We’ve all been there…

You are in a check out line, cart full of an hour’s worth of shopping, when suddenly your toddler, for no good reason, wants something he or she can’t have.  First come the pleas for the unattainable–for us it’s usually a candy bar perched on those clever little shelves that line the check out lane–or worse the tantrum is triggered by some unknown reason.

Then comes the quiet begging.  “We are almost out of here, sweetie.  You’ve been so good.  Just a few more minutes and mommy will take you home so you can watch TV and eat cookies.” Reasonable statements that in theory should work, but rarely do.

As the tantrum escalates, so does your blood pressure, because you are trapped.  There’s no way you are going to leave in the middle of checking out a week’s worth of groceries, so you bow your head  vowing to push through it because you are the parent and you WILL win.

Just when you think it couldn’t get any worse you make the mistake of looking up and meeting the eyes of a stranger.  You hope for a look of compassion born out of a healthy “don’t worry…been there done that” attitude, but instead get a scowl indicating that the person doing the scowling thinks you–and your child–are the worst kind of people.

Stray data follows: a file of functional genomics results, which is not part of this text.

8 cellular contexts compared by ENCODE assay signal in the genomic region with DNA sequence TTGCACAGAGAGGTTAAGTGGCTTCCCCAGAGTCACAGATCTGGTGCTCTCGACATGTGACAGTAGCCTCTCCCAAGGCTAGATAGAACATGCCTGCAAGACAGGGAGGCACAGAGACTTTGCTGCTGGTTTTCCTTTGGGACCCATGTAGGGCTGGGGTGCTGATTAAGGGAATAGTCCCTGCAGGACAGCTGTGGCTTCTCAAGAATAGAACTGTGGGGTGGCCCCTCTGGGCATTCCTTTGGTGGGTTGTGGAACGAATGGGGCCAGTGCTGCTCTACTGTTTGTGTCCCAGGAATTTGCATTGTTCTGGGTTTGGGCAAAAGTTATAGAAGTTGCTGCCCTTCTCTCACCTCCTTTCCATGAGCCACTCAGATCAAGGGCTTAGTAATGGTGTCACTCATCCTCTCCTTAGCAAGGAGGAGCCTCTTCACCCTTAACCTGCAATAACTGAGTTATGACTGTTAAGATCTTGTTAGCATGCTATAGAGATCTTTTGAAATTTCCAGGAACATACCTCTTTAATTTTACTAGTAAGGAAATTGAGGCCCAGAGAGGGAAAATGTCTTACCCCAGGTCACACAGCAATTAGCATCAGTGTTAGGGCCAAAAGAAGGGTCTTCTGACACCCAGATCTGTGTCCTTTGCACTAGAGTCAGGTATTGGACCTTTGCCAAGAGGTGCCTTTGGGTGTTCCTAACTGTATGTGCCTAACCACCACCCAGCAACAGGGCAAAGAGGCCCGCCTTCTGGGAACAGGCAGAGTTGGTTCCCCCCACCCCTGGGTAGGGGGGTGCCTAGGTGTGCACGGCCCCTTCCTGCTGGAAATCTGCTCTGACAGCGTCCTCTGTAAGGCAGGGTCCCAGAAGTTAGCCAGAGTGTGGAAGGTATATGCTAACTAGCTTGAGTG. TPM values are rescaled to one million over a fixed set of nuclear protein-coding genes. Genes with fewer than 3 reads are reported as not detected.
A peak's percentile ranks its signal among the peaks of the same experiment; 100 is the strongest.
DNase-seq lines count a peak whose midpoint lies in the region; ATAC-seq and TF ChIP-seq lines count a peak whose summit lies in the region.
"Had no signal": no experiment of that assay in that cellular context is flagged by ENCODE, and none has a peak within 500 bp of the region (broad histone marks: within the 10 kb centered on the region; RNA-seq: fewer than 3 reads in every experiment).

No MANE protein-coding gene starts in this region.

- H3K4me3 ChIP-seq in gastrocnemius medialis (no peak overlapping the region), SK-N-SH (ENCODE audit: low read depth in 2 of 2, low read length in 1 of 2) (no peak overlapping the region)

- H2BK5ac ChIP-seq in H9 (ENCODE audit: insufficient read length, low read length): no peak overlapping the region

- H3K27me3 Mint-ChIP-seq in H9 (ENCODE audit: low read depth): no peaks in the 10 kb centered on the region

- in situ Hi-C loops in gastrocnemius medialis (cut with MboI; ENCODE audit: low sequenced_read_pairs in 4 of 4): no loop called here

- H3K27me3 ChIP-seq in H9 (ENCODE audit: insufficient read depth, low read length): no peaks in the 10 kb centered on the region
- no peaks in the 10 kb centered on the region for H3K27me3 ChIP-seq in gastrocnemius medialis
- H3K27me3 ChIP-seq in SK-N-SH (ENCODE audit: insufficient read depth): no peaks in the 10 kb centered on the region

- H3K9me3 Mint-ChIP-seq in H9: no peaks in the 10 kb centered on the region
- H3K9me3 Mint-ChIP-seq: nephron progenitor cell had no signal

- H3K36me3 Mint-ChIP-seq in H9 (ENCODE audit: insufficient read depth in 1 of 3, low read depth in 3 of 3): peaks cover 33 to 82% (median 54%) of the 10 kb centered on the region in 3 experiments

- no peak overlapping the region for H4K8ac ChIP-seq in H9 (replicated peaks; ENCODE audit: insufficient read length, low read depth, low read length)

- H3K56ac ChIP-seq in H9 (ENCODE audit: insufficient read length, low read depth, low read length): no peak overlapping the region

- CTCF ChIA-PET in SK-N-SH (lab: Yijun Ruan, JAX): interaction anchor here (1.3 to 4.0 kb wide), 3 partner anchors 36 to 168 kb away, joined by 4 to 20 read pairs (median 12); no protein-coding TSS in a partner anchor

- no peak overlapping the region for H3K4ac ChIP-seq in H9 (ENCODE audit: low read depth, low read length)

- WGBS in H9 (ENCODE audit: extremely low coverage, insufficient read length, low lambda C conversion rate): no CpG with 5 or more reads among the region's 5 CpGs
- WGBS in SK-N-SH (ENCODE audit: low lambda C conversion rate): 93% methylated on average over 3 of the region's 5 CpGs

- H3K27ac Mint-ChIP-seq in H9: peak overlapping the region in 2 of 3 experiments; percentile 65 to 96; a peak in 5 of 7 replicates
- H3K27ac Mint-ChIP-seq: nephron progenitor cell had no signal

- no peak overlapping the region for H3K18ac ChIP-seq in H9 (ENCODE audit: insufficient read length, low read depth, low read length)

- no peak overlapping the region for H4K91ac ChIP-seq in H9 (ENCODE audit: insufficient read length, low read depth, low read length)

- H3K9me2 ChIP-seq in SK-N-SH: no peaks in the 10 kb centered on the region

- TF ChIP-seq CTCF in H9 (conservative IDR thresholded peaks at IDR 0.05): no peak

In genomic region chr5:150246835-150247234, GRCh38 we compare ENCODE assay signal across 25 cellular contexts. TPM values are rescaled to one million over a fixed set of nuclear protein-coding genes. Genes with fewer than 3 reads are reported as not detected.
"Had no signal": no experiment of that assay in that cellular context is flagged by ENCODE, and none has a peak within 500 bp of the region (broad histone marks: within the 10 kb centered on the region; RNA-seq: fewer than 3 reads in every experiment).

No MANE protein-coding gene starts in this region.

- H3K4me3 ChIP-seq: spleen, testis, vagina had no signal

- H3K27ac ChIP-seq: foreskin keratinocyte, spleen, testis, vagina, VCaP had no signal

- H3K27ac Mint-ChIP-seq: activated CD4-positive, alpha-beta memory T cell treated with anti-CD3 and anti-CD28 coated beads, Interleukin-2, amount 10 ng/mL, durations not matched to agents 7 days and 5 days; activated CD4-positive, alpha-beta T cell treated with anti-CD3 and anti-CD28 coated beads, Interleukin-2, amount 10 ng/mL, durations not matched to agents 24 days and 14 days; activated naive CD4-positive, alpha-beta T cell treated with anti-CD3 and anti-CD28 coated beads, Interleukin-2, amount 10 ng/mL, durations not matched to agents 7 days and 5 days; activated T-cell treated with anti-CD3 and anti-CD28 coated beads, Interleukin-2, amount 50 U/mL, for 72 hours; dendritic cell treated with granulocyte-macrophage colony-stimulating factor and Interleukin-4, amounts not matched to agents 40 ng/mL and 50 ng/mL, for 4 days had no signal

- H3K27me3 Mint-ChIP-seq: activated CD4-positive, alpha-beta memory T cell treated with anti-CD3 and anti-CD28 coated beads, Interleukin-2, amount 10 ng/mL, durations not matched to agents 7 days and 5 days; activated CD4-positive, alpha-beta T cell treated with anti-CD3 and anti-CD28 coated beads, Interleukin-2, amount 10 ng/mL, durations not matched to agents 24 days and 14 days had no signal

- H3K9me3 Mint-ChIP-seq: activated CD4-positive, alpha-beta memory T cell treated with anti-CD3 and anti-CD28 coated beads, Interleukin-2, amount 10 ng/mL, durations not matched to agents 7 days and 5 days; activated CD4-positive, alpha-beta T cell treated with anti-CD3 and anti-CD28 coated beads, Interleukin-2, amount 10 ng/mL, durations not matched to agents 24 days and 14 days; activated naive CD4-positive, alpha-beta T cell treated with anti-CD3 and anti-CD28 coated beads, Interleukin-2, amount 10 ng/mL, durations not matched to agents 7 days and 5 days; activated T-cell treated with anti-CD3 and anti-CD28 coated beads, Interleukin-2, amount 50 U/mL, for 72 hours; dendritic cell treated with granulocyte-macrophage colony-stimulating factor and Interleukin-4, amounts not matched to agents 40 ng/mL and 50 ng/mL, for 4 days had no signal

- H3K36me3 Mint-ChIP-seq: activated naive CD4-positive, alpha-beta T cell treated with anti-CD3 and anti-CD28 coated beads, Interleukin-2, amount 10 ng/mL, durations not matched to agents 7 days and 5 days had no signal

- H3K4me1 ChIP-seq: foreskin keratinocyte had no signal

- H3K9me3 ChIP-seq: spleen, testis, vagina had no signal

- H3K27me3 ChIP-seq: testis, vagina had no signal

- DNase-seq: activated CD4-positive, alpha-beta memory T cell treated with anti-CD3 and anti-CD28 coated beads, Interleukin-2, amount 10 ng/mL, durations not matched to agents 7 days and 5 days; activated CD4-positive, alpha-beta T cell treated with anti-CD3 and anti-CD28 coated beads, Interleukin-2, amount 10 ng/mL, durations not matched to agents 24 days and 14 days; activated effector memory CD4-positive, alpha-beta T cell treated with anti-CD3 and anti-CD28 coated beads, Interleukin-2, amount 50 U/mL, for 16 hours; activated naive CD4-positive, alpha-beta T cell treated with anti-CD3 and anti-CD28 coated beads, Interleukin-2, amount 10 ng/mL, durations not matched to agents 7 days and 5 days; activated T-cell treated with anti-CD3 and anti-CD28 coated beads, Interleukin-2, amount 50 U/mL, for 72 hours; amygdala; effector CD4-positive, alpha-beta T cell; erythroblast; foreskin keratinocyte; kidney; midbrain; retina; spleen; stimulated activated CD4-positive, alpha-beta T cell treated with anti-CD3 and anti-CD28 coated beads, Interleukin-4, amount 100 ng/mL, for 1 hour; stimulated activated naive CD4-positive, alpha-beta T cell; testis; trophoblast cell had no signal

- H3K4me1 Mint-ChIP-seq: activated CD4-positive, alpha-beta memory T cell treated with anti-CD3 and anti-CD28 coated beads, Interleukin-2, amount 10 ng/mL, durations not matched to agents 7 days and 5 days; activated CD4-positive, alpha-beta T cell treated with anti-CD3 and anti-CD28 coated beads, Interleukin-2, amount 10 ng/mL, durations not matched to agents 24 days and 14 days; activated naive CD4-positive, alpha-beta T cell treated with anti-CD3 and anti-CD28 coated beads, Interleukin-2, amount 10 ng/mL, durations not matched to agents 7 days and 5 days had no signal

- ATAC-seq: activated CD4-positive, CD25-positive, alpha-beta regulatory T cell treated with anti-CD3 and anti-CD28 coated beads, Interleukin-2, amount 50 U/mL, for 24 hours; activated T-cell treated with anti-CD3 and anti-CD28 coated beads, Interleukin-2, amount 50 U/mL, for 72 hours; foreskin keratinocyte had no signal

To which you start sweating which your now freaking out toddler can sense, hence heightening their stress and making the public tantrum even worse.


One would think that because these kinds of tantrum incidents are fairly commom, that we, as mothers or past mothers of toddlers, would be more compassionate.  It amazes me how easy it is for some people to forget what those moments were like. 

Children commonlyget upset when they feel they aren’t communicating effectively.  Sometimes they aren’t and their parents have no clue why their child is acting out.  Sometimes they are but their parent isn’t willing to comply with the child’s wants.   Regardless, it is a stressful situation for both parent and child and the sneering of an onlooker can only add fuel to the fire.